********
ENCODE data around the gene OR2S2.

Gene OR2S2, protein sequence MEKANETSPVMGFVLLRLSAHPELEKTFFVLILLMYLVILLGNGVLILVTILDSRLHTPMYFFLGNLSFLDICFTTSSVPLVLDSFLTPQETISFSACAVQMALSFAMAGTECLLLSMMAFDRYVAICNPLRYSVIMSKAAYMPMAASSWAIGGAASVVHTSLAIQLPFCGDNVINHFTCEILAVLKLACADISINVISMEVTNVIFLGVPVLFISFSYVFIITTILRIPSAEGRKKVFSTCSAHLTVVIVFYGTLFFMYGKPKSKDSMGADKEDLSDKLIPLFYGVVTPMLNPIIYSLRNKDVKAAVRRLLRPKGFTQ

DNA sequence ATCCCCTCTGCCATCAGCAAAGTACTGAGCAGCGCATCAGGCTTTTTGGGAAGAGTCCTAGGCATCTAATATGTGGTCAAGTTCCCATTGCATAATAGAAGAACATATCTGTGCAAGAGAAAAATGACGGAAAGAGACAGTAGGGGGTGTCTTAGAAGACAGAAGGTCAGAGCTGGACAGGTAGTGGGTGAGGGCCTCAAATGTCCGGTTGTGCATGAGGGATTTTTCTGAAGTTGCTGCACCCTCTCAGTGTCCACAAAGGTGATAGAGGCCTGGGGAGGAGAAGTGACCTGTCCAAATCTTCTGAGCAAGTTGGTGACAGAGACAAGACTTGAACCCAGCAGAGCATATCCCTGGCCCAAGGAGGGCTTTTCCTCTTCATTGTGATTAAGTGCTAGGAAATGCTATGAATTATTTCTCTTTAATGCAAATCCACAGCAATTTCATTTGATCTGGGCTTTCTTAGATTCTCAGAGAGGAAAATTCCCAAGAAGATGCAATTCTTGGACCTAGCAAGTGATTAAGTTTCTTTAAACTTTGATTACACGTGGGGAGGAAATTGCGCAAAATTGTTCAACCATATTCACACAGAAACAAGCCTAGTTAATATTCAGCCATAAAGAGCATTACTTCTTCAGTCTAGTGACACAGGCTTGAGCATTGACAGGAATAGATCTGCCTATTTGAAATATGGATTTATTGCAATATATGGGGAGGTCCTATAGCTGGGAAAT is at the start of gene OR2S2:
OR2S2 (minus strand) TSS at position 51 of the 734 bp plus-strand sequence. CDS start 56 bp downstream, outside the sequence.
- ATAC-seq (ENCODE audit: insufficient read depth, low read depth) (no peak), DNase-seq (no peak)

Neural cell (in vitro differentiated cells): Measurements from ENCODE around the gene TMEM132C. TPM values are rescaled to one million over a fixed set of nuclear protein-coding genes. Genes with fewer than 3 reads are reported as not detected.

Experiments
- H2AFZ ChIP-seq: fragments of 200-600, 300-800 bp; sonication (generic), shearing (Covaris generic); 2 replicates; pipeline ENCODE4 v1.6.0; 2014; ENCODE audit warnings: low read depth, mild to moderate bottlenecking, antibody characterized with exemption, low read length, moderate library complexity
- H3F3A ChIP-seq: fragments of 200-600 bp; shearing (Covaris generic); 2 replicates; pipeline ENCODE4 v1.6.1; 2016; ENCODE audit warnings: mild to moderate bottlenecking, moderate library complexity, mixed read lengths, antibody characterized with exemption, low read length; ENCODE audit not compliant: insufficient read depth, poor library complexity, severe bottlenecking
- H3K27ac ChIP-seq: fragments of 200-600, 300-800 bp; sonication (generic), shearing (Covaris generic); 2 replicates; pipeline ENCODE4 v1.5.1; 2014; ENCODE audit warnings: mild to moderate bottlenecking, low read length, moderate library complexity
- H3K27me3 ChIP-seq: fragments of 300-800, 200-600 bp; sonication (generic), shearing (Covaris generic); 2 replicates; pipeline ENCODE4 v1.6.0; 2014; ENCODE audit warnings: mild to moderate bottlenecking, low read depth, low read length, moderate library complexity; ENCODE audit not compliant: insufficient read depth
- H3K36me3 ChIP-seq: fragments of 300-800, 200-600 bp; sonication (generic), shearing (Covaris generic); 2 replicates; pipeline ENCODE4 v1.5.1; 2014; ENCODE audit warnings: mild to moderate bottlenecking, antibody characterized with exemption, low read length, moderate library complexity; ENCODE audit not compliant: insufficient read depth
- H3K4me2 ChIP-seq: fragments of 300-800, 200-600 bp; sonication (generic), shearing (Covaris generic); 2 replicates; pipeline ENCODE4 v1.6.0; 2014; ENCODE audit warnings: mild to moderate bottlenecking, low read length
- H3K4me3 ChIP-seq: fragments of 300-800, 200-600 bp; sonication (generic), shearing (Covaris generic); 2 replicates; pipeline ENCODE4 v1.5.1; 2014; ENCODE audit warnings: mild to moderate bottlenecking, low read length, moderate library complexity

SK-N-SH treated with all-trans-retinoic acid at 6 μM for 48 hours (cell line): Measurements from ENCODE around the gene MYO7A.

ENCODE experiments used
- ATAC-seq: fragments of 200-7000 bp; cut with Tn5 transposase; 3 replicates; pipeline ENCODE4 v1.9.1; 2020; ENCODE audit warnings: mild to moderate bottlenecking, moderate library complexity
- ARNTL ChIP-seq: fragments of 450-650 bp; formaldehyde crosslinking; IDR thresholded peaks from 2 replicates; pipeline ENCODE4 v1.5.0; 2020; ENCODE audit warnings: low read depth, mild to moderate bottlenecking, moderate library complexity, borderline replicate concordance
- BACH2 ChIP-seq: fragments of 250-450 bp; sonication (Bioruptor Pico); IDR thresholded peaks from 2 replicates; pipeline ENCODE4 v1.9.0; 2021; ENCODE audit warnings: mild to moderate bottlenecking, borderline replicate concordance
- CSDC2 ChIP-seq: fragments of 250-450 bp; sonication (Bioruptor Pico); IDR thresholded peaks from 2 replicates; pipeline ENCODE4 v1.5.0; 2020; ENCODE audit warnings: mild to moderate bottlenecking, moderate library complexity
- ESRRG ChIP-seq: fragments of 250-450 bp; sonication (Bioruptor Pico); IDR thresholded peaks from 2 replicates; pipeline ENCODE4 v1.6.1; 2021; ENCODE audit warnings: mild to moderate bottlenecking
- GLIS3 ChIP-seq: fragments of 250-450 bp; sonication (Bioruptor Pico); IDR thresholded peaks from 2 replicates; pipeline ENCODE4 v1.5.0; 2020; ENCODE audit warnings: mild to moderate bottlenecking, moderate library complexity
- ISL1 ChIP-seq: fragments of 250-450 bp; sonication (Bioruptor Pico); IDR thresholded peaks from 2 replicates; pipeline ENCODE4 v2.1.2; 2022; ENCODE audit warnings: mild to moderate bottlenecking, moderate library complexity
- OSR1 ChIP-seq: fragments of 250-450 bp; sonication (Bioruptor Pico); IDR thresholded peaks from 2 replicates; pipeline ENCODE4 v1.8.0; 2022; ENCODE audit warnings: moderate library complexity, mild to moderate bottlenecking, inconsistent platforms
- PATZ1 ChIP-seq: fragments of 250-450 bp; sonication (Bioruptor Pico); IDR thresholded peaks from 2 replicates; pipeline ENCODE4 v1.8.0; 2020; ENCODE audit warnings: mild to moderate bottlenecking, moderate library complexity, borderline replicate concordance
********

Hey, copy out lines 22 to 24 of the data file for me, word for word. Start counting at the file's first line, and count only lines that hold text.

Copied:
- GLIS3 ChIP-seq: fragments of 250-450 bp; sonication (Bioruptor Pico); IDR thresholded peaks from 2 replicates; pipeline ENCODE4 v1.5.0; 2020; ENCODE audit warnings: mild to moderate bottlenecking, moderate library complexity
- ISL1 ChIP-seq: fragments of 250-450 bp; sonication (Bioruptor Pico); IDR thresholded peaks from 2 replicates; pipeline ENCODE4 v2.1.2; 2022; ENCODE audit warnings: mild to moderate bottlenecking, moderate library complexity
- OSR1 ChIP-seq: fragments of 250-450 bp; sonication (Bioruptor Pico); IDR thresholded peaks from 2 replicates; pipeline ENCODE4 v1.8.0; 2022; ENCODE audit warnings: moderate library complexity, mild to moderate bottlenecking, inconsistent platforms